What’s especially powerful about this moment with Samad is that his twin boys, one he sent back to his homeland to be properly educated as a Muslim, have veered off the rails of the tracks he hoped to send them on. The one he kept at home has grown into a radicalized Muslim, the one he sent away has returned to him an atheist. They are the symbols of this devil’s pact he can’t undo.

Near the end of the book, Samad is sent outdoors to quiet the singing protests of some Jehovah’s Witnesses. Yet as he comes upon the oldest ladies in the crowd singing at the top of their lungs about God and their love of him, he finds he can’t quiet them. He’s too envious:

“And every single fucking day is not this huge battle between who they are and who they should be, what they were and what they will be.” (Chapter 19: The Final Space)

And because I can’t help myself, because I think this next statement of Samad’s goes so fittingly with the one above, I must share it:

“He knows what it is to seek. He knows the dryness. He has felt the thirst you get in a strange land – horrible, persistent – the thirst that lasts your whole life.” (Chapter 20: Of Mice and Memory)

Finally, the last quote I want to share comes from a minor character who circles in at the end after entering the story in a peculiar fashion in the first chapter. Here, Mo the butcher has become a recent convert to the radical Muslim group Millat has joined forces with. There are two main reasons he’s succumbed to them, the second of which is the most important. Before this quote he recounts the numerous –numerous– beatings he’s received in his shops from Londoners, and the police he’s attempted to report the horrific crimes to:

“But they all had one thing in common, these people. They were all white. And this simple fact had done more to politicize Mo over the years than all the party broadcasts, rallies and petitions the world could offer. It had brought him more securely within the fold of his faith than even a visitation from the angel Jabrail could have achieved…” (Chapter 18: The End of History versus The Last Man)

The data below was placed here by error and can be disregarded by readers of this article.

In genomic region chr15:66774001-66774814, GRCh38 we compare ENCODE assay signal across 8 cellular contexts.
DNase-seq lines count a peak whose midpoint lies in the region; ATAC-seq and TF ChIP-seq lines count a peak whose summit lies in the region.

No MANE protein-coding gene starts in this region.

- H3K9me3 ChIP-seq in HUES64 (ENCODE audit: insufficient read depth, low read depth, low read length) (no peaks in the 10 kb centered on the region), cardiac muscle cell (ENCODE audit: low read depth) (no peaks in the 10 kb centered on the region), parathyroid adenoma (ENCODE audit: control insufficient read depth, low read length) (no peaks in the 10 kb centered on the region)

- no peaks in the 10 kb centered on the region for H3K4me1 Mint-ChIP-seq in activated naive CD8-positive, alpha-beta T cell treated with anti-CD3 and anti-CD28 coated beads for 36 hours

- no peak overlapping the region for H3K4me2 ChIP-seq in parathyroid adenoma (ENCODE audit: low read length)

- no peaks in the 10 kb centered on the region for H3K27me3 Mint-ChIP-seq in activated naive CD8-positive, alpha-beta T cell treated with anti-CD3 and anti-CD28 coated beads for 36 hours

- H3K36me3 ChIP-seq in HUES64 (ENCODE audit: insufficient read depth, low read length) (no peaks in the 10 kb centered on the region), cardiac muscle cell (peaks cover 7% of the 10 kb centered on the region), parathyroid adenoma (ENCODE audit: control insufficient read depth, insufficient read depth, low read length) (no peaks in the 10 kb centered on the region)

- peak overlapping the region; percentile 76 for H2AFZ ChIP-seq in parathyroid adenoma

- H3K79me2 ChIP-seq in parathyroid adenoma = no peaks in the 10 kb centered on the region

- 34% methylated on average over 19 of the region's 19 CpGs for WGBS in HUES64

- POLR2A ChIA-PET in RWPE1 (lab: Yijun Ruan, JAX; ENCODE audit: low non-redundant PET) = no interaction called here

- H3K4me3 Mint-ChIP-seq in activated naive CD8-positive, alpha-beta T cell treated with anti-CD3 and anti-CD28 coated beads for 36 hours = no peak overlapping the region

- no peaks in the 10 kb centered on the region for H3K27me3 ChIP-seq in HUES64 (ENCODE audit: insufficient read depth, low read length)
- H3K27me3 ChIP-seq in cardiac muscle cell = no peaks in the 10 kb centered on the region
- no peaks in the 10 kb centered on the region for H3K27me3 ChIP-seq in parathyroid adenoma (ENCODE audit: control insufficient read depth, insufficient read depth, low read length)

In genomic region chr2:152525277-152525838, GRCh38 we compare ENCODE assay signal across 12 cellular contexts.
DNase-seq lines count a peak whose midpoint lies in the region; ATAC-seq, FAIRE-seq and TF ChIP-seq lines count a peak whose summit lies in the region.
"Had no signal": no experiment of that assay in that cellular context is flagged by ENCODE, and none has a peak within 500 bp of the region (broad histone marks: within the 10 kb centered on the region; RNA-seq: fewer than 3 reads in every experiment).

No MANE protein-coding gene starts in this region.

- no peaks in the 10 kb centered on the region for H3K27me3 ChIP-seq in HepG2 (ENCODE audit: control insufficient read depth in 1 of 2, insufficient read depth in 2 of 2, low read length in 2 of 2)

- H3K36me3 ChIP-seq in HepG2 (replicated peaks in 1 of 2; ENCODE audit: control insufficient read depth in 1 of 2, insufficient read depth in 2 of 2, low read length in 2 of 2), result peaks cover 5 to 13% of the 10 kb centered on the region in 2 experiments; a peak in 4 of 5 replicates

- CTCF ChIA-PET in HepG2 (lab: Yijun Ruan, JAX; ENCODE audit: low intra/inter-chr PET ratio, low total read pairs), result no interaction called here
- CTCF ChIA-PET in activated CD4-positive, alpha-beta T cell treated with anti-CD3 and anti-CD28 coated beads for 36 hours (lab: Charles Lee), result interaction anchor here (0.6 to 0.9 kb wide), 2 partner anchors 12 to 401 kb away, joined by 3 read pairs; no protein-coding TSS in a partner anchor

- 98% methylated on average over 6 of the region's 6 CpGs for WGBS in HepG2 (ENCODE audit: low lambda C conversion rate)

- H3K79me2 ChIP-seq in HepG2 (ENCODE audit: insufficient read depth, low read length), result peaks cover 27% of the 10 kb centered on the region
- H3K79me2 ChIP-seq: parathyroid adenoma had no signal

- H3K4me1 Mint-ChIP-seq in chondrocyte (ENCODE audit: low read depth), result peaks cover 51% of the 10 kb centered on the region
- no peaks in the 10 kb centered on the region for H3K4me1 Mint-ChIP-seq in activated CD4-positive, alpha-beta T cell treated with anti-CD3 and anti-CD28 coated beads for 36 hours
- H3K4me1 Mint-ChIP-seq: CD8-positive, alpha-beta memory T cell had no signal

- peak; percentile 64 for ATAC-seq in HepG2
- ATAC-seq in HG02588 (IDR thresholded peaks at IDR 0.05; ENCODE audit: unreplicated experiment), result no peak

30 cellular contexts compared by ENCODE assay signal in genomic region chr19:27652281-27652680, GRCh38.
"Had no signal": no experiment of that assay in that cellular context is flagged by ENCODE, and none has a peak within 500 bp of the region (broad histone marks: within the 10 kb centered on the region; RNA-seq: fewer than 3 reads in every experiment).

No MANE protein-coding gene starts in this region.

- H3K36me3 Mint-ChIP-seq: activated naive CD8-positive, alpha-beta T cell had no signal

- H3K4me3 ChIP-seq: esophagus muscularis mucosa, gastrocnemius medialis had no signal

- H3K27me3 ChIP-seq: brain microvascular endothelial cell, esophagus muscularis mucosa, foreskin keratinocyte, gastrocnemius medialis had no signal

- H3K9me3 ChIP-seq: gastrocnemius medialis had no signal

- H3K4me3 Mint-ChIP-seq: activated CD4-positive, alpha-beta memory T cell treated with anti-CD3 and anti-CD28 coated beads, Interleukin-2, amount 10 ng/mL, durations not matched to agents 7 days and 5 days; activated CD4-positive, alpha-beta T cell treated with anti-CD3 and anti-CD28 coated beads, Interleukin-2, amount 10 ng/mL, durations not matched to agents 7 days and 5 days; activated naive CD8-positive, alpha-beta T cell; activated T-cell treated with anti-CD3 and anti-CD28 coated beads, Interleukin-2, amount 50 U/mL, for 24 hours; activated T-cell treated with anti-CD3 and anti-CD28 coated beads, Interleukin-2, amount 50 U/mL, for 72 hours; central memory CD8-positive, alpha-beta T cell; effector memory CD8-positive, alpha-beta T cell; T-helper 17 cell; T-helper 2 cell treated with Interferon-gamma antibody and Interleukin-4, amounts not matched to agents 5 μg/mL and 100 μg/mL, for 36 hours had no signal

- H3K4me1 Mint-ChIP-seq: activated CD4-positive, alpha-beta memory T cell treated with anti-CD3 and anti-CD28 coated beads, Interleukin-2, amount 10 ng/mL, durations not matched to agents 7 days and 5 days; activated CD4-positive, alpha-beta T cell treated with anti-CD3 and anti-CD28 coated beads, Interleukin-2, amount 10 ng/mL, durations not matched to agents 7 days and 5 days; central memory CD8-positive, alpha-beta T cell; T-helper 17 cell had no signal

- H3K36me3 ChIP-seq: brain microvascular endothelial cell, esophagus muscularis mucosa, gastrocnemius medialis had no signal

Obviously I’ve over simplified my contextual bits but White Teeth truly deserves to be seen as a whole, even though these nuggets are golden. Can you feel the genius here? I am humbled by the different experiences Smith has imparted with her cast. I’ve had my moments of feeling like I don’t belong, but as a third generation Canadian with a good education, blonde hair, and green eyes, it is nothing like what these victims of imperialism have experienced.

Smith’s ability to show the roots of radicalism in both its forms is awe inspiring. I may never understand the acts of zealots, but I understand how they get to that place. I understand that the fragile human psyche can only take so much abuse, face so much derision, before it clings to any ray of hope it can find. And anger, I definitely understand anger, and the roiling need to act on it. While I identify far more with her characters who seek out rational thought and leave behind the shackles of religion, I understand that they too are pieces cast about in a storming sea waiting for relief.

I truly am a believer in the notion that if you tell someone they’re bad and/or worthless enough times they start to believe it. Living in a conservative place I hear comments about immigrants all the time that make my stomach churn. People become self-fulfilling prophecies when they’re trod on enough times, whether the response becomes despair, rage, or an attempt to blend in in whatever way possible. We –we the white people who think we have a right to every place– have to get over this idea and this need we have to alienate other cultures. It’s false, it’s harmful, it’s ludicrous.

Never have a read a book so relevant to the current political climate. Right now many countries the world over are doing their best to help settle the Syrian refugees fleeing their homeland. This is a book the “native” citizens of those countries should read because it might spur their humanity into taking over instead of their prejudices.

I have roots all over Europe, and while I’m fascinated by those ancestries, I am firm in Canadianness. When I think of my history I am not adrift, I know where I fit, where I belong, where I am welcome. The fact that the characters in this book, that the people they reflect in the world, don’t is a horrible tragedy.

In those moments where I think back on this book these are the parts I’m going to remember. I can’t wait to see Zadie Smith, and I intend to write a post about the experience.